According to eMarketer, print advertising in newspapers will fall to $22.8 billion while online ad spending will rise to $25.8 billion. They expect the difference to be even more significant by the end of 2011.
This past October, the Associated Press published a report that noted a 5% drop in newspaper circulation and an 8.7% drop the year before that.
Circulation declines hurt newspapers financially not only because they are losing revenue from subscriptions, but also because the bulk of newspaper advertising revenue is still generated by printed editions rather than their websites.
The only good news for newspapers is that their online arms are seeing a rise in ad spending, but it still only makes up 11% of the overall ad spending in the category.
You don’t need a study to confirm the fact that more people than ever are getting their news online, on their phones and on TV. So is the daily paper doomed to become a relic of the past? Perhaps the mid-term solution is to forget daily delivery and go to a weekly format. One big Sunday paper loaded with the top news and commentary stuffed with the coupons and comics. It would cut down on the number of available ad spaces in a given week, but it might be what’s needed in order to keep newspapers from folding completly.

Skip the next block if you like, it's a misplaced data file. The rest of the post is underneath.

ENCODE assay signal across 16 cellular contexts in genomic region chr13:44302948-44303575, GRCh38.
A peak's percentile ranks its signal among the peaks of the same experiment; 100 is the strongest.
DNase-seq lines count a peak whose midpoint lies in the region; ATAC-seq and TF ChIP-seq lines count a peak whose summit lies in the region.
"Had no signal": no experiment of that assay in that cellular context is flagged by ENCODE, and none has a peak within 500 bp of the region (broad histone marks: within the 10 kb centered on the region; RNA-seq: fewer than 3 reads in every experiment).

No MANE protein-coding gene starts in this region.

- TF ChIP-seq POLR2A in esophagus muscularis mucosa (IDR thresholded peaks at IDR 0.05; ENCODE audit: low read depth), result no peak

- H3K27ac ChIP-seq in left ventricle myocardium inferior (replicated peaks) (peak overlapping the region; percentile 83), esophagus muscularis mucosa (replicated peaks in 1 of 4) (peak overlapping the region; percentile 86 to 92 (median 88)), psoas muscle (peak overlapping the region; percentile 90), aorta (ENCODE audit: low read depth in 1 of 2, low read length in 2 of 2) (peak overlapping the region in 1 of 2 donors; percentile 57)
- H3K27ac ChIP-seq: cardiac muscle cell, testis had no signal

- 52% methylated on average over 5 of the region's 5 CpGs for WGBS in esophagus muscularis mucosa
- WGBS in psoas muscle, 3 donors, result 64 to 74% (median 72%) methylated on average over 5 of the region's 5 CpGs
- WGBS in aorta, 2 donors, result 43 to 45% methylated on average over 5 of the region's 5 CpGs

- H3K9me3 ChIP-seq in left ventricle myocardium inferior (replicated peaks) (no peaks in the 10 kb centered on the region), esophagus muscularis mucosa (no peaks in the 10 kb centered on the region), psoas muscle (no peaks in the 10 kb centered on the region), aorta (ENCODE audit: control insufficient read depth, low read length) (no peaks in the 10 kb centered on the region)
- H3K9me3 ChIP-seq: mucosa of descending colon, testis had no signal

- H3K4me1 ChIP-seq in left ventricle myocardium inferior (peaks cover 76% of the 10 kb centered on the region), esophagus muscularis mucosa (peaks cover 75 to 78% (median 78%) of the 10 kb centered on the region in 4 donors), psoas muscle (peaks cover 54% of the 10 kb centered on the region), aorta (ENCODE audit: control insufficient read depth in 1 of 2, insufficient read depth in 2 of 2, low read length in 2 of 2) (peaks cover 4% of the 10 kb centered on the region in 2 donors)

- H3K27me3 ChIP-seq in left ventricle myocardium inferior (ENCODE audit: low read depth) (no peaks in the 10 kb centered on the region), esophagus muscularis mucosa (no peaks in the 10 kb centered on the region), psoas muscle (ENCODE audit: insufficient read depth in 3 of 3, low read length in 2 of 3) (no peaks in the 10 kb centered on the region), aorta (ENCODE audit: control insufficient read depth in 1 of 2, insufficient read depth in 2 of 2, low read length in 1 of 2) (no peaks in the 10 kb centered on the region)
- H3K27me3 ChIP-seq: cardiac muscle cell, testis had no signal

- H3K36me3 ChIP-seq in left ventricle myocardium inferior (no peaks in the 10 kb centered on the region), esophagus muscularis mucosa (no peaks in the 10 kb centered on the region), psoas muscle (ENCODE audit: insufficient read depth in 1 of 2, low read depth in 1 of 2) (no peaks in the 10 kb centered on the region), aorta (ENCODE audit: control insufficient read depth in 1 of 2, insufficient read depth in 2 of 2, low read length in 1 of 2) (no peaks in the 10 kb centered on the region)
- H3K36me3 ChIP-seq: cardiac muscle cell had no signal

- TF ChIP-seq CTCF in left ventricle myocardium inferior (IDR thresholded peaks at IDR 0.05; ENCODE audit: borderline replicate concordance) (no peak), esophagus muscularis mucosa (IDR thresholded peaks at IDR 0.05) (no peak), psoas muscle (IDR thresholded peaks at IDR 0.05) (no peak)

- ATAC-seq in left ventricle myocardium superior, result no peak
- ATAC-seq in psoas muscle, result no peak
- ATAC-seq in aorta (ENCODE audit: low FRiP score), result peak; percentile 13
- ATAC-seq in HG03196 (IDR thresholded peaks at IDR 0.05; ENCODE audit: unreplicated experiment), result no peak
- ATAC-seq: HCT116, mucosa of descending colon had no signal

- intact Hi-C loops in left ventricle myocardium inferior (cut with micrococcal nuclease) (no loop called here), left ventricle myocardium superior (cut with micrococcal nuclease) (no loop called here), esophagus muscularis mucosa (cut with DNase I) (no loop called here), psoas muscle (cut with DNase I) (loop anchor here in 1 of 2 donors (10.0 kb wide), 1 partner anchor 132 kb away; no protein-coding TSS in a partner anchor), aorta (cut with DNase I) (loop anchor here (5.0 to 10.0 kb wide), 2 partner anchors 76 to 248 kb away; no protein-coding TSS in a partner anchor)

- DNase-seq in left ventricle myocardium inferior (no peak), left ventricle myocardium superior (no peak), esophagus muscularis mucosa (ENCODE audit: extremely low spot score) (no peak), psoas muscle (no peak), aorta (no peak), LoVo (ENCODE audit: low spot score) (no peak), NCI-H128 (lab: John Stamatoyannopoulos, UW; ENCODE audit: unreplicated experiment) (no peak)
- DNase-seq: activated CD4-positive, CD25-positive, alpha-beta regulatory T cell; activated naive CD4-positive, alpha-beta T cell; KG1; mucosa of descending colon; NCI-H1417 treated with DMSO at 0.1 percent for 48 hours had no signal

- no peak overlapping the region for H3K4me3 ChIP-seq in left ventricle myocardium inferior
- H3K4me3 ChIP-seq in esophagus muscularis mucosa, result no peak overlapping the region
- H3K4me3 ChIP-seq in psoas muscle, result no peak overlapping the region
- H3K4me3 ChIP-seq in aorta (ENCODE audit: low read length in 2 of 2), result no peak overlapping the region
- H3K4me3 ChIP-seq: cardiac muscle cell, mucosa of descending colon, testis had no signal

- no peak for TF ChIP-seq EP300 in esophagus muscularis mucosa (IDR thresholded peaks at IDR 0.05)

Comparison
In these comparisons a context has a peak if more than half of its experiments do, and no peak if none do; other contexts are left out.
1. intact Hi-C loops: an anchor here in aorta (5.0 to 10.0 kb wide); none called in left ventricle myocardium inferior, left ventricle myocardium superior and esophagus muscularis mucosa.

The statistics do show that the decline in subscriptions is leveling out but that can’t be more than a temporary stop-gap. Five years from now, when everyone is walking around with a wireless tablet in their pockets, will anyone be interested in getting their fingers dirty with newsprint? It’s hard to imagine.
What are your thoughts? Do you still enjoy perusing the Sunday paper?